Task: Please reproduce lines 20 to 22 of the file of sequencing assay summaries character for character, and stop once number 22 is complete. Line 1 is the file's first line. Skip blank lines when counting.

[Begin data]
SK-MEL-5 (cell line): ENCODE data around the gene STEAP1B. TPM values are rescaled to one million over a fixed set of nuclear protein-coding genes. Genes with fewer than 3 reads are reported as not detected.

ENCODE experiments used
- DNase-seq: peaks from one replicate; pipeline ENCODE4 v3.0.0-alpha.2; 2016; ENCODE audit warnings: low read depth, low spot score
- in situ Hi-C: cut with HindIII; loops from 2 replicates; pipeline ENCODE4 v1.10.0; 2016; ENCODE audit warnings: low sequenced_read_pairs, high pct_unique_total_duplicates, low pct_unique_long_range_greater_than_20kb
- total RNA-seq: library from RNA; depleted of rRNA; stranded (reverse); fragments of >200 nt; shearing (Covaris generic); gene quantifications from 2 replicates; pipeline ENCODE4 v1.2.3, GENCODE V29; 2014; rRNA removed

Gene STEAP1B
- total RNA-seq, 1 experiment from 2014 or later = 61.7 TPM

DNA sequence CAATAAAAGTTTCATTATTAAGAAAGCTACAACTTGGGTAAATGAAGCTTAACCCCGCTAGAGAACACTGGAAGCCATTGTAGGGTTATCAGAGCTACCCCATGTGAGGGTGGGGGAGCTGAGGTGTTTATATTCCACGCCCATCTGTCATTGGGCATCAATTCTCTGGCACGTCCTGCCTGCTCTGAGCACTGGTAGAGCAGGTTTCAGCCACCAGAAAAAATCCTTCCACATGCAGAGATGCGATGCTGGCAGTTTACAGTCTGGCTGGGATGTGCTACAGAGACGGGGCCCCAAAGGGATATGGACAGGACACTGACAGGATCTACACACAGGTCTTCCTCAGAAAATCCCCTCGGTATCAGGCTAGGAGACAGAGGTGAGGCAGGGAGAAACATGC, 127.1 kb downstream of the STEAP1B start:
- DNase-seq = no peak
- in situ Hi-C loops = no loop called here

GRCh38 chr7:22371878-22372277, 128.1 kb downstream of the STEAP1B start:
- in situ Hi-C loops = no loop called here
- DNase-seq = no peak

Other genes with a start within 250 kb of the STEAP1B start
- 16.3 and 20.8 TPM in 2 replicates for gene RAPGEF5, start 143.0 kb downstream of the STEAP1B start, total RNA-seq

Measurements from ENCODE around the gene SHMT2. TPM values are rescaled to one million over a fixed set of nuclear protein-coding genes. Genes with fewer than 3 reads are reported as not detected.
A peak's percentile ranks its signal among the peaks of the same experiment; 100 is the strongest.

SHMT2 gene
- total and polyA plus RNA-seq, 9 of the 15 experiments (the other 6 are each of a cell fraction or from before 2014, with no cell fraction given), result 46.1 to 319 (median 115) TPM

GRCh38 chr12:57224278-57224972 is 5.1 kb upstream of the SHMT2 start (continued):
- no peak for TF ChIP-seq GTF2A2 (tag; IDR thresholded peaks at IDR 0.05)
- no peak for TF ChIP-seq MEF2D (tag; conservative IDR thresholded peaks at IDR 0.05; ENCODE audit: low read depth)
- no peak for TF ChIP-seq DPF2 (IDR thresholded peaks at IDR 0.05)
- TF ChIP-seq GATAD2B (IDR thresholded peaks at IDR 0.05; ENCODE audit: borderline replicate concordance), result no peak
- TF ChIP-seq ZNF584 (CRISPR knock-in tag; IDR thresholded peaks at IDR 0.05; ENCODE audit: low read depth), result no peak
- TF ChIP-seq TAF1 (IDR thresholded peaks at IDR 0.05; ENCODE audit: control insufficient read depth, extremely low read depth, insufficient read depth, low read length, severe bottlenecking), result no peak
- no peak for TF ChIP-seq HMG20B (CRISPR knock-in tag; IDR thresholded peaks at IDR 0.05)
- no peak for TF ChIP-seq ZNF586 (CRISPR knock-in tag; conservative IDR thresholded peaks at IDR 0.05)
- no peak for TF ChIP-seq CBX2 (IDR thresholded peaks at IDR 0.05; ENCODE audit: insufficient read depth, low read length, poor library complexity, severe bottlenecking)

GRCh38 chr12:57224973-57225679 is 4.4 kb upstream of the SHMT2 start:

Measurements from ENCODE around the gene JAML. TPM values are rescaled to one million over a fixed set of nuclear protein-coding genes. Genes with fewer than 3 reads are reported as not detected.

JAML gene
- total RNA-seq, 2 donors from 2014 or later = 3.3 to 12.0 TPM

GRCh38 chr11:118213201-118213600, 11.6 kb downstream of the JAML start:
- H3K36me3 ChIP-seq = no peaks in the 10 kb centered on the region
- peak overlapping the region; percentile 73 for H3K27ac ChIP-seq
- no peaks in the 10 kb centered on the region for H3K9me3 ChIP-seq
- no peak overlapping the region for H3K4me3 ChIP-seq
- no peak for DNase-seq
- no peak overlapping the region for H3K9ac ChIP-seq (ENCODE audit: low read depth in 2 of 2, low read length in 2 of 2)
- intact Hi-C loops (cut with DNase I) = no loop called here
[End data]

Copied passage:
GRCh38 chr12:57224278-57224972 is 5.1 kb upstream of the SHMT2 start (continued):
- no peak for TF ChIP-seq GTF2A2 (tag; IDR thresholded peaks at IDR 0.05)
- no peak for TF ChIP-seq MEF2D (tag; conservative IDR thresholded peaks at IDR 0.05; ENCODE audit: low read depth)